August 04, 2005

Three Rules for Happy Living

Most of the time around here, I try to avoid the sensitive issues of the day (which usually bring me little joy) and focus on the things that make my life fun to live: my family, music, science fiction, space, and many trivial little things that I find here and there on the internet. Of course, underlying all these is a strong appreciation for liberty together with the culture and legal environment that fosters my ability to enjoy these things.

One reason I really enjoy reading Stephen Green is that he seems to have a similar outlook on life as a joy to live. And, even though he tackles more political issues than I do, he does tend to avoid the hottest-button political issues. But in a late-night ramble tonight, he stakes out his position on three topics that tend to lead to holy wars: abortion, gun control, and evolution. So, lest I be dismissed as a lightweight, or at least as one too cowardly to state his views on the same subject, here are my thoughts:

Abortion: People's opinions on this issue are driven by their definition of human life. A mother has a right to liberty, which in my mind includes almost total control over her being. However, at some point before birth, a fetus becomes a human being. I tend to think "viability" is a bit of a red herring in the argument until the fetus is actually human. I believe human life begins (and ends) with a functioning (or not) human brain.

At some point around the end of the first trimester, the fetus' brain begins to exhibit steady brain-wave activity --call it "brain life" if you will. At that point, I think the the fetus' viability is more of an issue. I.e., since both the mother and fetus are now human, their rights must be protected. But the fetus is essentially parasitic on the mother's life. As long as the fetus remains non-viable, I think the scales tip heavily in favor of the mother's choice. And I believe that the balance always should tilt in favor of the mother's life (even if just a little) right up to birth. Based on the above, I also think that an anencephalic or gravely ill fetus could be terminated at any point before birth without any major ethical qualms.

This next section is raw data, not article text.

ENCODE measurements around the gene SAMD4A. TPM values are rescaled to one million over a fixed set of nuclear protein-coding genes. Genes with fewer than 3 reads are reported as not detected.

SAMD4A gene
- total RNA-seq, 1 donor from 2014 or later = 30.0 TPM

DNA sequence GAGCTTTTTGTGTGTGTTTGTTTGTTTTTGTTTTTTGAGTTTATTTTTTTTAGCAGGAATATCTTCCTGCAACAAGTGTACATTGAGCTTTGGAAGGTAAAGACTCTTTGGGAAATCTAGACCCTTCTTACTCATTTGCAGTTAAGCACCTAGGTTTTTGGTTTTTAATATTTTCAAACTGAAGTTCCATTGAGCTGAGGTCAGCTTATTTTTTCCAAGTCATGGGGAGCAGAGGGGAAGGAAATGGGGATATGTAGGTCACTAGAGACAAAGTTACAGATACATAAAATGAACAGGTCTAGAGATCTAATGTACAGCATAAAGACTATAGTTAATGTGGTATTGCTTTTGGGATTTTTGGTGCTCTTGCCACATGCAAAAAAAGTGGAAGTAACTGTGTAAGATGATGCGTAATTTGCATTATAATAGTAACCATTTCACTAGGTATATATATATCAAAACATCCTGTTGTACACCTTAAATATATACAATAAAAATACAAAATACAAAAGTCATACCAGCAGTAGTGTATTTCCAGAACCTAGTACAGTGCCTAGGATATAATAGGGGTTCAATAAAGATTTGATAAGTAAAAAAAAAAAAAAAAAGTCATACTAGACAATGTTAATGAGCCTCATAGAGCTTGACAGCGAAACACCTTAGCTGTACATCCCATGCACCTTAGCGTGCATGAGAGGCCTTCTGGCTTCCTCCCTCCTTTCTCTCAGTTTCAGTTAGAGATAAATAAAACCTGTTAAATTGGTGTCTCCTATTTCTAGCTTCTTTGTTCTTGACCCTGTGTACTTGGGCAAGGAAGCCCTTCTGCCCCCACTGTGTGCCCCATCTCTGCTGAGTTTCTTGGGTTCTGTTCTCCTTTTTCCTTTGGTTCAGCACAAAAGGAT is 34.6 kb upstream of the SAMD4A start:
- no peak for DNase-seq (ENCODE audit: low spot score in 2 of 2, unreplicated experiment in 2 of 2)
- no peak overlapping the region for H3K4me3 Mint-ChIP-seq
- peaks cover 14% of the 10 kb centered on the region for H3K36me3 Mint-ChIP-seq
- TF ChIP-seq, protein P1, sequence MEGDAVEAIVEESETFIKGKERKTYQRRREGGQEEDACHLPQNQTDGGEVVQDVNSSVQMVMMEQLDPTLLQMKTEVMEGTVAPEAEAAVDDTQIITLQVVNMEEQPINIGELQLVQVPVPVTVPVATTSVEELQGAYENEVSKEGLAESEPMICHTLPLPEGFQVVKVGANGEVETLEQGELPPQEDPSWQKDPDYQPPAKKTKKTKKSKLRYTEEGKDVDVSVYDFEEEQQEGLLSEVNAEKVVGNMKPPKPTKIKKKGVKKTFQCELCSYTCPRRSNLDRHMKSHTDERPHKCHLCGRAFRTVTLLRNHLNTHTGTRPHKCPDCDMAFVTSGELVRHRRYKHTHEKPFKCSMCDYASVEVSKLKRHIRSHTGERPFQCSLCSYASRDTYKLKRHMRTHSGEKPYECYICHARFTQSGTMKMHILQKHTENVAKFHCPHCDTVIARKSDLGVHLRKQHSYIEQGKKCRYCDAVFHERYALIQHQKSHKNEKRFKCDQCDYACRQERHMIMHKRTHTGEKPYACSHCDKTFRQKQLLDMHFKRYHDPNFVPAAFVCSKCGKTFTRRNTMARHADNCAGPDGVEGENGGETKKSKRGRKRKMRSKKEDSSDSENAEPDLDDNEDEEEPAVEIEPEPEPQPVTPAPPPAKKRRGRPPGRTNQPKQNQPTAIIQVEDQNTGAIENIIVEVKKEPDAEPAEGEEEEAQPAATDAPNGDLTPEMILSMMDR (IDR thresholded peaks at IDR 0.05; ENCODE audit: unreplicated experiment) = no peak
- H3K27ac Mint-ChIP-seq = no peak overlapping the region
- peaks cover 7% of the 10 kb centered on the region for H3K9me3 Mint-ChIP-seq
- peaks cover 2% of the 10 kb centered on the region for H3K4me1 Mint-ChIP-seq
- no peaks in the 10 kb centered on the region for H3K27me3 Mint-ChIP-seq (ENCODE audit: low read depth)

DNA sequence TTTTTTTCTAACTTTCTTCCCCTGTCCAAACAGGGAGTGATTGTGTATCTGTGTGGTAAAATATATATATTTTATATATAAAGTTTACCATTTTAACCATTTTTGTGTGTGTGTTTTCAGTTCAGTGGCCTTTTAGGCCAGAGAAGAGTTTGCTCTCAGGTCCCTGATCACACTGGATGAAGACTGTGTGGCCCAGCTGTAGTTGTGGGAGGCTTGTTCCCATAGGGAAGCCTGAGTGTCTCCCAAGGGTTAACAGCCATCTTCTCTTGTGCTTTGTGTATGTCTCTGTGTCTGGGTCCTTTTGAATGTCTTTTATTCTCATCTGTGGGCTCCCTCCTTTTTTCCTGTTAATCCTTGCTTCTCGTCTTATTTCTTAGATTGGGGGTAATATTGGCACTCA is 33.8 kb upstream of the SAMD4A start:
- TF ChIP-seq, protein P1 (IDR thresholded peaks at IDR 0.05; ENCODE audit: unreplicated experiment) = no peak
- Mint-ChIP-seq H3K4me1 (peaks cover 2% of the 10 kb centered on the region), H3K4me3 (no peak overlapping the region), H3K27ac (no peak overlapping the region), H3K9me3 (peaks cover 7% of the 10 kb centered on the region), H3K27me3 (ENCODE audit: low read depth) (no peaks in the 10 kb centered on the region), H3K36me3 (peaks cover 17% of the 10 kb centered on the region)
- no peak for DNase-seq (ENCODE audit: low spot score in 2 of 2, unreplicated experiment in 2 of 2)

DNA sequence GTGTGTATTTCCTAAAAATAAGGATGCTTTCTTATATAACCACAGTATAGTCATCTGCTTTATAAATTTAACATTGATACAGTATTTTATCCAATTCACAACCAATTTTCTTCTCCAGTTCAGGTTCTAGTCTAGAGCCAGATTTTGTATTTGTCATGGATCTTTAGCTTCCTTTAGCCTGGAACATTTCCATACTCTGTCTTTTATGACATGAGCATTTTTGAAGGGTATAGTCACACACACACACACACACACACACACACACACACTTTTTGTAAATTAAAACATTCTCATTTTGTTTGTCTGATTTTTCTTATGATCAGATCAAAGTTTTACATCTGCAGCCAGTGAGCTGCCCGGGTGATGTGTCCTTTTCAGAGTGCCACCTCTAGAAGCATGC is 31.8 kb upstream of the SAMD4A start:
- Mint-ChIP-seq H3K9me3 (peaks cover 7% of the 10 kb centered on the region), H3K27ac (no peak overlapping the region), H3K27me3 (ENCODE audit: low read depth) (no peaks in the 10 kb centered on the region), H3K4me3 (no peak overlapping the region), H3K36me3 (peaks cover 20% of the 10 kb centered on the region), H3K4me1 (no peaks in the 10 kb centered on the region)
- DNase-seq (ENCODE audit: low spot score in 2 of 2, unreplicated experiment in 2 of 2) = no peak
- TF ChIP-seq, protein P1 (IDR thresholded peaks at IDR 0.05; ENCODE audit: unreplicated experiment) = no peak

Gun Control. Read the Second Amendment. Read it again. See what Steve said.

Evolution. It's just a theory. Yeah, just like special relativity or quantum mechanics. A very powerful predictive theory that underlies tremendous advances in biology and medicine. But "just a theory." Intelligent design and creationism are not theories, but beliefs. Much less powerful than a scientific theory. To be fair, I am intrigued by the anthropic principle (soft creationism, perhaps), as well as the need for an "observer" to collapse certain quantum waves (in theory), but do not think you can "prove" the existence of a creator. You have to believe.

One question for Steve, though: what about Apple versus MacPC???

Update: I made some edits to the above, which was pretty poorly-drafted in its original form. Even the title is pretty godawful, but I'll leave it as a monument to my incompetence. Just imagine that the title reads "Three Subjects to Avoid..."

Posted by JohnL at August 4, 2005 12:32 AM | TrackBack

Don't you mean Mac vs PC? On the other hand, I do prefer granny smiths to macintoshes.

Posted by: owlish at August 4, 2005 11:17 AM

I like mackinaws rather than P.J.s

Going out on a limb with those three positions, eh? Good going!

I applaud you, and (at the risk of being accused of being a "yesman", I tend to agree, somewhat, with the first and second point, and totally agree with point number three.

Point one always makes me think of the pre-modern medicine and the way that life was looked at. Children were valuable only if they could work or produce. Only in this modern age are fetuses (fetii?) given rights in the womb. A mother's rights over her reproductive organs and progeny therein should be only between her, her deity of choice - if she has one- and her doctor. Just my 25 cents. It should not even be an election issue.

Nice blog! I enjoyed it.

Posted by: maybeso at August 4, 2005 11:15 PM

Maybeso, Thanks for commenting. I love getting feedback. I see you're a fellow member of the LLP community. A Zen Anarchist, eh? Very interesting.

Owlish, I prefer Fujis. And thanks for pointing that error out. I need to edit my late-night postings better. Should probably just save without publishing and then publish the next day.

Posted by: JohnL at August 4, 2005 11:25 PM

ID doesn't proclaim that there is a supernatural creator, yet ID opponents automatically do, why? Because it's easier to reject them out-of-hand.

If one believes, as I do, that the universe is chock full of life, and has been for millenia, is it too much of a strectch to believe that perhaps life was deposited here by an intelligent entity? But see, now I can be dismissed just as easily as a creationist because I dare mention 'aliens'.

One other point. Your definition of evolution is acceptable to many on the creationist and ID side. They all agree that species change over time. What they disagree with is the yet unproved aspects of evolution, namely speciation (the evolving of one species into an entirely different one, like a fish into a lizard) and the idea that life erupted spontaneously from some primordial soup.

Posted by: Mr_flood at August 5, 2005 09:57 AM
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